Title

Patient-Reported Outcomes-An Emerging Cornerstone of Effective Intravenous Immunoglobulin Therapy

Department

neurology

Document Type

Article

Abstract

Intravenous immunoglobulin (IVIG) therapy is increasingly important in the management of various immune-mediated neuromuscular disorders including chronic inflammatory demyelinating polyneuropathy (CIDP), multifocal motor neuropathy (MMN), myasthenia gravis (MG), and other neuromuscular disorders. Administrative burden, quality of life (QoL) concerns, adverse event prevention, economic pressures, and logistical factors are driving greater IVIG use into the home setting where it is administered by nurses. Patient-reported outcome measures (PROMs) are self-assessment instruments designed to measure a patient's disability, QoL, or their perceptions of health status in relation to specific diseases. PROMs may be a valuable means of monitoring disease status and treatment efficacy in patients receiving IVIG at home. Case reports and small clinical studies show that various specific and general purpose PROMs, such as the 15-item MG-specific QOL (MG-QOL15) and the Myasthenia Gravis Activities of Daily Living scale (MG-ADL), can provide valuable information for patient monitoring at home. PROMs may help to alert physicians that earlier follow-up or treatment regimen changes are needed. PROM data recording systems such as Walgreens' PartnerPoint Clinical ManagementSM maintain regular reporting to the physician and enable efficacy and adverse events to be tracked. Pilot studies of patients with neuromuscular disease receiving IVIG at home demonstrate a strong correlation in PROM scores between assessments administered by pharmacy clinical staff and those administered by physicians indicating the reliability and suitability of PROMs for remote patient management. Further work to validate additional commonly used PROMS for autoimmune disease is needed if they are to be useful when administered outside the physician clinic.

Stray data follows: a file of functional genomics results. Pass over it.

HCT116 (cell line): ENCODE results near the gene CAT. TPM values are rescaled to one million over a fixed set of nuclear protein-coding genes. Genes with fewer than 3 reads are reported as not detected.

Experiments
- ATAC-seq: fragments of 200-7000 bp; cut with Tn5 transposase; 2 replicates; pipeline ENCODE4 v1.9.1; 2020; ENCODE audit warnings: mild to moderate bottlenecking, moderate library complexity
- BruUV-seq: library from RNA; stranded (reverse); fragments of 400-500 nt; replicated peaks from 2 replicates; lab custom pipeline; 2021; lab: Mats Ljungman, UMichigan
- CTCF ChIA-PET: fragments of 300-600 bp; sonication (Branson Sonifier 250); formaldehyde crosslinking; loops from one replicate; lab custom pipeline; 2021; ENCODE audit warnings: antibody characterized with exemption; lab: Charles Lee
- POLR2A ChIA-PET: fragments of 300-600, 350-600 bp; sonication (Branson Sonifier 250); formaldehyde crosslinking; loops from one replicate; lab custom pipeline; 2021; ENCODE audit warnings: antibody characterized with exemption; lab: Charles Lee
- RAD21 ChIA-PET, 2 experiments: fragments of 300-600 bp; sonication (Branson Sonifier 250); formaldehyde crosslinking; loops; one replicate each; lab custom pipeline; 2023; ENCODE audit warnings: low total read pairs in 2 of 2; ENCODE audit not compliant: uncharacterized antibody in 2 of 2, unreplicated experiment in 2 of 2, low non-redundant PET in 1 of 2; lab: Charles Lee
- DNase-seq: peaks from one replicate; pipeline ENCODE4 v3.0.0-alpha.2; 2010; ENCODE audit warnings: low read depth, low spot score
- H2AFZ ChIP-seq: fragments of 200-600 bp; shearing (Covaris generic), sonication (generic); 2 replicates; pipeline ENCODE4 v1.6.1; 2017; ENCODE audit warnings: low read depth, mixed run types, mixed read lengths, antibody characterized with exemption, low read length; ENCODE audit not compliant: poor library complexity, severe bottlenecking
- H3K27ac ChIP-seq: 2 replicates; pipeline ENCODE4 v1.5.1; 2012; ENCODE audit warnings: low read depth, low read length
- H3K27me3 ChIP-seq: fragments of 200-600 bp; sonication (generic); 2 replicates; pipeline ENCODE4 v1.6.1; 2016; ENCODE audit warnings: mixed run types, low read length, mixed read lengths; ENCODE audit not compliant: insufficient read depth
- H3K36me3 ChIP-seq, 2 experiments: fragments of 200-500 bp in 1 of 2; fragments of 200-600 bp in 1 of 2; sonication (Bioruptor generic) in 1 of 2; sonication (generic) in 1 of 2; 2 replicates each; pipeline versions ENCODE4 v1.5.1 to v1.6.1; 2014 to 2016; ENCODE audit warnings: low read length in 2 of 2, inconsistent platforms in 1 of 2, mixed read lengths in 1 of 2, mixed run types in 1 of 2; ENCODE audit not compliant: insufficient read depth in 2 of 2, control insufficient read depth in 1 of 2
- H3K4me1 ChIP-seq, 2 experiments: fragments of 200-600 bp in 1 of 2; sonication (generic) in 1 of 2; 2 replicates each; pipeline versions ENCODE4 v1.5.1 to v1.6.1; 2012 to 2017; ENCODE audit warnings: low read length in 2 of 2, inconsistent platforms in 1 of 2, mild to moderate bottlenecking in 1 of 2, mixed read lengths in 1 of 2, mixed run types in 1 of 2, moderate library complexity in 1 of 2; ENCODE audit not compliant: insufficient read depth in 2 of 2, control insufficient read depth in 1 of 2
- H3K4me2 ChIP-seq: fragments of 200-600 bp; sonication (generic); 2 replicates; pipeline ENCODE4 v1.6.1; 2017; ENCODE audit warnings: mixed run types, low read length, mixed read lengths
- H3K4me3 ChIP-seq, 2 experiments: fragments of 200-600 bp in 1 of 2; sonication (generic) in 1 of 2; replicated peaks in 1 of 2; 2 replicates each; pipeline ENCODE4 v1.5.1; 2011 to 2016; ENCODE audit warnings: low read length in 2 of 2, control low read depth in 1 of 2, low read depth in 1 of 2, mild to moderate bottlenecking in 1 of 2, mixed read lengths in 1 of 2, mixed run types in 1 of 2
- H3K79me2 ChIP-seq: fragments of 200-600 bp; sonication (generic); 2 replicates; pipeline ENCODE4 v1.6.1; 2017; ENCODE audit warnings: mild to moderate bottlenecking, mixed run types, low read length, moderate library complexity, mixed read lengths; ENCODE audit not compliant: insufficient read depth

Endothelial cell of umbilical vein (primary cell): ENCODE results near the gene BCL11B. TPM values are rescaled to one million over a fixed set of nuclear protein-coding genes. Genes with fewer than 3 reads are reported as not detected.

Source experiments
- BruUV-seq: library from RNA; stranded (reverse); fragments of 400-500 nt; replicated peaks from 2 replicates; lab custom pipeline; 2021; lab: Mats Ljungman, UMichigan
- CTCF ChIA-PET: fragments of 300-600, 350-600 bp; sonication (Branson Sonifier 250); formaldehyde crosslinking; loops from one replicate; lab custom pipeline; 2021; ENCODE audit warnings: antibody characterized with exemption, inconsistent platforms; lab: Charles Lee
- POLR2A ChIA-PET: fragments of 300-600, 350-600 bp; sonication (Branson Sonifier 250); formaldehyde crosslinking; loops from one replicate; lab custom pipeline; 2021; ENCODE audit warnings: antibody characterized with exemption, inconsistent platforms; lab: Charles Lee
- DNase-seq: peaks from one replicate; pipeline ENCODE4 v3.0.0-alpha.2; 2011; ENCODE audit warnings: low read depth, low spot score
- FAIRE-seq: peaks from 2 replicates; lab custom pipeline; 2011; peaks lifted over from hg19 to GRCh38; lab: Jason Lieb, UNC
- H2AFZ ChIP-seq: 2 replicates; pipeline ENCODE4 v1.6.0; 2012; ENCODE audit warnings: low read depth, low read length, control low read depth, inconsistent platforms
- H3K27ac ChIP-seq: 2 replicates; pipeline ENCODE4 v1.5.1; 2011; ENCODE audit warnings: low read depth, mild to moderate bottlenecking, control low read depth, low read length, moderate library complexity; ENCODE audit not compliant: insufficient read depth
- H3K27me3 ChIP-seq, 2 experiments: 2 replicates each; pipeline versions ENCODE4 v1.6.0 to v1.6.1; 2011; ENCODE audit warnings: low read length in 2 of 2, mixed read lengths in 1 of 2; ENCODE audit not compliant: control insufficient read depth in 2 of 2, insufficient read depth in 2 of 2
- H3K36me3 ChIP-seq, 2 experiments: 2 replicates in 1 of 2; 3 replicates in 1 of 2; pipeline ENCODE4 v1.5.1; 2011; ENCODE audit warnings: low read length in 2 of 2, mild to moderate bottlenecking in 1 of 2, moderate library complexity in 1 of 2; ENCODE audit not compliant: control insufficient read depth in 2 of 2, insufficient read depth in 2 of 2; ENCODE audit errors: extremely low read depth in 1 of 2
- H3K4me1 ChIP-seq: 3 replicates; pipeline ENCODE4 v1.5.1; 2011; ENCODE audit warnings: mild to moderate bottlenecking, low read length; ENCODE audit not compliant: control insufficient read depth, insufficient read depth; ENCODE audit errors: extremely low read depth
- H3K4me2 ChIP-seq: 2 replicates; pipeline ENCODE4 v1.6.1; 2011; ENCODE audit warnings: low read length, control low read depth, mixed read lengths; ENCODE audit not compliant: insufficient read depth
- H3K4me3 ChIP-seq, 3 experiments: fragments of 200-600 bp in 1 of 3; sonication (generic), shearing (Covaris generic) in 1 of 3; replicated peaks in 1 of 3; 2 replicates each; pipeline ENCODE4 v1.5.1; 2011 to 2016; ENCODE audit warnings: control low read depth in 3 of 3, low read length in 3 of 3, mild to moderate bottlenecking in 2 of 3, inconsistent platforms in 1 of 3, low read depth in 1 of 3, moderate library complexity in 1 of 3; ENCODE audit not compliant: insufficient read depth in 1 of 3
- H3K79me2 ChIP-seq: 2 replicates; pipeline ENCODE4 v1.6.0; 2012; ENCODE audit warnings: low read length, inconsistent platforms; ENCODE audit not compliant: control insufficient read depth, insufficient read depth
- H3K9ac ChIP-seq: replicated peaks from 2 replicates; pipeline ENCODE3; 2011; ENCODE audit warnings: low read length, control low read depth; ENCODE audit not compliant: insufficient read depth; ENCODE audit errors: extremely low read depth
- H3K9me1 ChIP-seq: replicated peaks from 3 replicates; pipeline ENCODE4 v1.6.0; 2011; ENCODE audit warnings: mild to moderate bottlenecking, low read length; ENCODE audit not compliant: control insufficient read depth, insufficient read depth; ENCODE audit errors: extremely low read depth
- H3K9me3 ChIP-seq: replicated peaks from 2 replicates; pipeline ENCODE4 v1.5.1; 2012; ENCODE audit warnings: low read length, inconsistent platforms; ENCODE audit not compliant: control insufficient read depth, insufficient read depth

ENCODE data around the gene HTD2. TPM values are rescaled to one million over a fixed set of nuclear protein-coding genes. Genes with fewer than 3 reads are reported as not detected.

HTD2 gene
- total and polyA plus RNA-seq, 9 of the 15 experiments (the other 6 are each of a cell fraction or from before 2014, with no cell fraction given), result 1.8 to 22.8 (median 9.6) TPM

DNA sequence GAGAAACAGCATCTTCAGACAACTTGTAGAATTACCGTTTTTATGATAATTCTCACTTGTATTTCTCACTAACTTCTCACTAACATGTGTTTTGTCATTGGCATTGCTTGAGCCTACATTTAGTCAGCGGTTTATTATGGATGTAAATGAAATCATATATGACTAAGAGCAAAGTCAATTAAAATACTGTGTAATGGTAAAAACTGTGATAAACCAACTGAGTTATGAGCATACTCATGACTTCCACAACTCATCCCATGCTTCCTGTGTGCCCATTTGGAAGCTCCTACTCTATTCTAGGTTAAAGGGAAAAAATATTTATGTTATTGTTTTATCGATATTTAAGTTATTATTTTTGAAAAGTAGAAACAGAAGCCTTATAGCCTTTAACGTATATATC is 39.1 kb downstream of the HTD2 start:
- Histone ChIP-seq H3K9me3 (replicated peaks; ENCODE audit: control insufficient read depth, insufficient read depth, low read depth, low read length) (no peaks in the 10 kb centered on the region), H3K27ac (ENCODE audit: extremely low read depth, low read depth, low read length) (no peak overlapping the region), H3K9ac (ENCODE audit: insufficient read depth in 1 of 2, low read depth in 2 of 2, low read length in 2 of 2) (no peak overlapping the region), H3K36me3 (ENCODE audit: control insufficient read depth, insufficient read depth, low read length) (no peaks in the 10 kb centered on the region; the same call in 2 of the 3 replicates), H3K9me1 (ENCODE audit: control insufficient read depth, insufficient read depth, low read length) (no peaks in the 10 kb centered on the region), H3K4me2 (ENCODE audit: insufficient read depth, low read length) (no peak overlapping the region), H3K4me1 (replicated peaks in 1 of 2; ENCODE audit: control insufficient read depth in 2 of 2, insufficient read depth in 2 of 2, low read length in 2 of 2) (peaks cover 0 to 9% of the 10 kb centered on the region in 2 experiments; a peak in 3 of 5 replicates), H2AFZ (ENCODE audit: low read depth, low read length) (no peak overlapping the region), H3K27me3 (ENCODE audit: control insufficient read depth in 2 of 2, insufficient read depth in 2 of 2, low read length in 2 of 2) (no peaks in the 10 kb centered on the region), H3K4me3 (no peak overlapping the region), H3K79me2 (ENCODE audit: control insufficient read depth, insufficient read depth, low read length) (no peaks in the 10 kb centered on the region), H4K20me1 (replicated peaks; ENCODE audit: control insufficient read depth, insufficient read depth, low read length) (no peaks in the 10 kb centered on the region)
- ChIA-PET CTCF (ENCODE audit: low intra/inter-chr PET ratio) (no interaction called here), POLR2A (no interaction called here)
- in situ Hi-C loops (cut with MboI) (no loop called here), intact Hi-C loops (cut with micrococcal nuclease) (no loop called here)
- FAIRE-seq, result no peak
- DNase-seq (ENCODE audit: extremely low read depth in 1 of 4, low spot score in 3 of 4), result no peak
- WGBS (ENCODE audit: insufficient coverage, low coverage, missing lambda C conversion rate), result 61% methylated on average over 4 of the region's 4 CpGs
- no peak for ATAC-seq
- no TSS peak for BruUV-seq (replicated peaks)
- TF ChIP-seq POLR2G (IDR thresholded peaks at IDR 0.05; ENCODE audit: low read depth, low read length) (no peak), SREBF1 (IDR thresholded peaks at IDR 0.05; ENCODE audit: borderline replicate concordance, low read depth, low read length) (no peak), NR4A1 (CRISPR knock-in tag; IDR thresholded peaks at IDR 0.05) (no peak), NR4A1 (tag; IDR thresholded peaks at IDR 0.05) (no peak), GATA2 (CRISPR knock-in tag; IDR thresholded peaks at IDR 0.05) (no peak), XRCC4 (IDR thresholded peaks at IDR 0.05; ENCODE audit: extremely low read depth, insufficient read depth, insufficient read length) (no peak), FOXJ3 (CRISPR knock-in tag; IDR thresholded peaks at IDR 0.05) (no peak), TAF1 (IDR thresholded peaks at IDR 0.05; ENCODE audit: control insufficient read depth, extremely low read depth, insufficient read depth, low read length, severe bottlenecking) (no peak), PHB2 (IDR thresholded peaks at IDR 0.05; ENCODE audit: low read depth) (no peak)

Medical Subject Headings

neurology

Publication Date

2015

Publication Title

US Neurology

ISSN

17584000

Volume

11

Issue

1

First Page

40

Last Page

46

Digital Object Identifier (DOI)

10.17925/USN.2015.11.01.40

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